WHAT IS IT?
Biochar is simply another term for charcoal – specifically for fine-grained charcoal added to soil. Mixing some charcoal with the soil in your back yard garden of course isn’t geoengineering – (though it might not do anything good either), but trying to cool the entire planet with charcoal is.
Biomass is falsely classified as ‘carbon neutral’, despite overwhelming evidence to the contrary. Biochar advocates say we should collect and then char wood, agricultural “wastes and residues” or even crops and trees grown for this purpose, and then plough the resulting carbon-rich charcoal in soils. By doing this, they claim, we can end up with more carbon in the soil than would otherwise be the case and they describe the whole process as ‘carbon negative’.
Many biochar advocates, including those represented in the main lobby group, the International Biochar Initiative (IBI), speak about billions of tonnes of biomass being turned into charcoal, which is to be ploughed into soils, where it is supposed to create a ‘carbon sink’. Some IBI members even claim that if we bury enough biochar, we can sequester all of the carbon emitted from fossil fuel burning. In public, IBI members prefer to speak only about ‘residues’, but in scientific articles, many of them have made it clear that producing a billion or more tonnes of biochar a year would require a lot of extra land. Some, including the Chair of the IBI, have even called for “research in genetics and plant breeding is needed to develop new, high-yielding hybrids of cereal crops and dedicated biomass crops”.
Many hundreds of millions of hectares of industrial tree and crop plantations would be needed to produce such vast quantities of biochar – forests and farmlands would be stripped of residues, soils degraded, nutrients lost, and lots of emissions would result from transporting large quantities of biomass to facilities for burning….all of these considerations make biochar production on this scale, more, not less destructive.
The International Biochar Initiative is the umbrella organization representing most biochar advocates. They work to convey an image of working “to protect soils”, and to “alleviate poverty”. Yet in their partnership with the Carbon War Room, the IBI advocates for “applying overwhelming force” to get biochar included into various carbon trading schemes. This, they say, will require overcoming obstacles, including “slow UNFCCC recognision [and]limited support from wider climate science community/”.” The implication is that these obstacles should be overcome, regardless of the potentially quite valid concerns of members of UNFCCC or scientific community.
The IBI mainly represents start-up biochar companies (such as Biochar Engineering in the US, Pacific Pyrolysis in Australia or Carbon Gold in the UK) other firms and industry associations with biochar interests and consultancy firms. Several scientists are involved, however many if not most of them have related business interests. From palm oil industry representatives to agribusiness interests to oil companies, biochar is attracting ever greater support. Tim Lenton and Nem Vaughan described biochar as the most promising geo-engineering strategy, while Frank Raes, head of the climate unit at the European Commission’s Joint Research Centre, has dubbed it ‘geo-renovating’.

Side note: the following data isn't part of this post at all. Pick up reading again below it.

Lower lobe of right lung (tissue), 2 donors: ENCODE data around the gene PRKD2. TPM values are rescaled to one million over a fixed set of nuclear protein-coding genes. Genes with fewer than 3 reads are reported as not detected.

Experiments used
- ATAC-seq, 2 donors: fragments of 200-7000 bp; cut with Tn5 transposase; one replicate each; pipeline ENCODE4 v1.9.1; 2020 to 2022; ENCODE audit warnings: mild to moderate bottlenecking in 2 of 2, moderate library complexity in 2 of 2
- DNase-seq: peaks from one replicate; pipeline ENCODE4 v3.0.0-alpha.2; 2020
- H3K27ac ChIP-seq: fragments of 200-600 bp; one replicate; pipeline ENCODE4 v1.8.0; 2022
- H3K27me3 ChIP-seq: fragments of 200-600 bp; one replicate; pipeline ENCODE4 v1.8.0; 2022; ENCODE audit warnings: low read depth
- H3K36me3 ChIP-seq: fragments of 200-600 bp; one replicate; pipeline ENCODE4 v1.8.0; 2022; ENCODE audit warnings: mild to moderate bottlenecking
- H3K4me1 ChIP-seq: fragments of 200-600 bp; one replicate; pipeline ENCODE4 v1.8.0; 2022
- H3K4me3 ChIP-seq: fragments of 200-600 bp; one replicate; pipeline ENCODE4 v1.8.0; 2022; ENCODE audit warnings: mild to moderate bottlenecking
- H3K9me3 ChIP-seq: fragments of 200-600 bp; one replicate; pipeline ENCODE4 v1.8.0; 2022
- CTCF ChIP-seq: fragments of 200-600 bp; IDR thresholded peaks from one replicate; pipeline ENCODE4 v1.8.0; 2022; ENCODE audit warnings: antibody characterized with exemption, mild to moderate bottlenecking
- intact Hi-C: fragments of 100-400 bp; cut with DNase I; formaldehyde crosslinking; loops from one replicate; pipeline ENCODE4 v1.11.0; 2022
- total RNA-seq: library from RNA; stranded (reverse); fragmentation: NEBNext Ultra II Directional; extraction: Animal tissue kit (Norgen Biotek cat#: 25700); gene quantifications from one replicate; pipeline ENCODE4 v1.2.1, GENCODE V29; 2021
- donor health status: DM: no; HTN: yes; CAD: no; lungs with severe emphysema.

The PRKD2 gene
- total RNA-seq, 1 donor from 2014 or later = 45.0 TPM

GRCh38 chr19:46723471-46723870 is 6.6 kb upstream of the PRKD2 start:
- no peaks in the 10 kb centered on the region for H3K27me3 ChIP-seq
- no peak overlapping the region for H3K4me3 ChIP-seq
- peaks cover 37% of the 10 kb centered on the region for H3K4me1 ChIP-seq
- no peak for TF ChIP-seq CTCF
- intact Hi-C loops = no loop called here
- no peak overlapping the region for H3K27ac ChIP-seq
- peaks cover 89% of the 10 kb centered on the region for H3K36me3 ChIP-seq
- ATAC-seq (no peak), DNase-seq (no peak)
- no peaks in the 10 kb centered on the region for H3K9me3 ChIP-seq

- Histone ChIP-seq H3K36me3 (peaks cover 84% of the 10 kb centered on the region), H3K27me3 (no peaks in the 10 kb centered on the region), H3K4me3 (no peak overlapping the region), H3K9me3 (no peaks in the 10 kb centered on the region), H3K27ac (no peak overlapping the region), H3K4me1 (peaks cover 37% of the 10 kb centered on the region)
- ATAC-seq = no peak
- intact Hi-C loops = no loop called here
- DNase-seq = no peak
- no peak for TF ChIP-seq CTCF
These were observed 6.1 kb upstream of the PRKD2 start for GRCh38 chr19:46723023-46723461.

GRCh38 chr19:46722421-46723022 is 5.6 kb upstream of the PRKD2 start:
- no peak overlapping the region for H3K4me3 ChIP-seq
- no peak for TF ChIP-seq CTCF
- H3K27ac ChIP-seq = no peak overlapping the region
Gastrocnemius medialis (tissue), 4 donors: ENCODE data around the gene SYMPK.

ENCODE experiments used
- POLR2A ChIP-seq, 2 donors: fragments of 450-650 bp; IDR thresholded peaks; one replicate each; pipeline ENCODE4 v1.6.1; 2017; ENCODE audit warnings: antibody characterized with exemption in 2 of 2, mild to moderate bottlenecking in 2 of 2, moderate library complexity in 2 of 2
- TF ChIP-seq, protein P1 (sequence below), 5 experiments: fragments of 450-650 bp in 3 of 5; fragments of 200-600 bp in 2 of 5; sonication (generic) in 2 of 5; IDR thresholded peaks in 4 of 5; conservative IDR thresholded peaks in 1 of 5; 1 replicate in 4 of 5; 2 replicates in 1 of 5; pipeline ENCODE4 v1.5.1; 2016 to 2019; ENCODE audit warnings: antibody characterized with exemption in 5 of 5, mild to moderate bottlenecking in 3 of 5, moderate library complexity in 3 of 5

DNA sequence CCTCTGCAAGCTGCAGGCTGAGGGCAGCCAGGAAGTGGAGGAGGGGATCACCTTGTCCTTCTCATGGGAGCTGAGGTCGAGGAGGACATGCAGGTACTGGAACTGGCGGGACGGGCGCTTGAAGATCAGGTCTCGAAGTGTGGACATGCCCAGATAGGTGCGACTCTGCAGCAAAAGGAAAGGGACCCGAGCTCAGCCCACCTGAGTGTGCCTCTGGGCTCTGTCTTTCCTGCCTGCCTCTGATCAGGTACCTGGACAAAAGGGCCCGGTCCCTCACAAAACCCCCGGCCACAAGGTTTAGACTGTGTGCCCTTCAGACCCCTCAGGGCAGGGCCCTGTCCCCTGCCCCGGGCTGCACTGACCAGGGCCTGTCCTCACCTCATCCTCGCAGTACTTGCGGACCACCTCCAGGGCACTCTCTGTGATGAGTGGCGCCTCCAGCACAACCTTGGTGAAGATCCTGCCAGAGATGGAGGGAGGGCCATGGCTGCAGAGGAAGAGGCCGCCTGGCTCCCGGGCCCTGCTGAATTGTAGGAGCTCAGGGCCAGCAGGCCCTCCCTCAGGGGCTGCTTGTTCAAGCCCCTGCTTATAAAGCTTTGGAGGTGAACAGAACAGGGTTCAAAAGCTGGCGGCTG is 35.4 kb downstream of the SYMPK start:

Officially, the IBI is careful not to use the term geo-engineering and to only speak about charring ‘residues’ and ‘waste’, yet many of their members promote something far bigger off the IBI website and several quite openly speak about geoengineering – the IBI’s regional group in India, for example calls biochar ‘a geoengineering initiative’. Some members of the IBI’s Scientific Advisory Committee also promote other types of geoengineering. The IBI routinely backs legislation which would reward biochar made not just from residues but from dedicated plantations or from loosely defined ‘excess biomass’ in US National Parks.
WHAT’S WRONG WITH BIOCHAR?
Even if we were to ignore the question of where all the biomass is to come from, biochar could still be bad news for the climate and for soils. Fine biochar dust is essentially soot, which can be blown away and further heat the planet. Nobody knows how much carbon in charcoal will stay in soil for how long, yet there is evidence that adding charcoal can help turn carbon which was already in the soil into CO2 in the atmosphere. And even if biochar helps plants access nutrients, plants need those in the first place and if all organic residues in sight are charred, synthetic fertilisers become the only option.
True, in some areas farmers have traditionally mixed some charcoal with compost and other residues and, over time, rich soils have been created this way, best known the Terra Preta soils in Central Amazonia which were created between 2,500 and 500 years ago. Yet nobody has ever charred vast quantities of biomass over a quick period of time and ploughed it into the land, most likely combined with fossil-fuel based fertilisers.
The biggest danger of biochar for geoengineering, however, is scale. Hundreds of millions of hectares of land likely needs to be turned over to new plantations in order to produce the quantities of biochar many talk about. Directly or indirectly, this will mean more deforestation, more destruction of other ecosystems, biodiversity losses and more land-grabbing and evictions.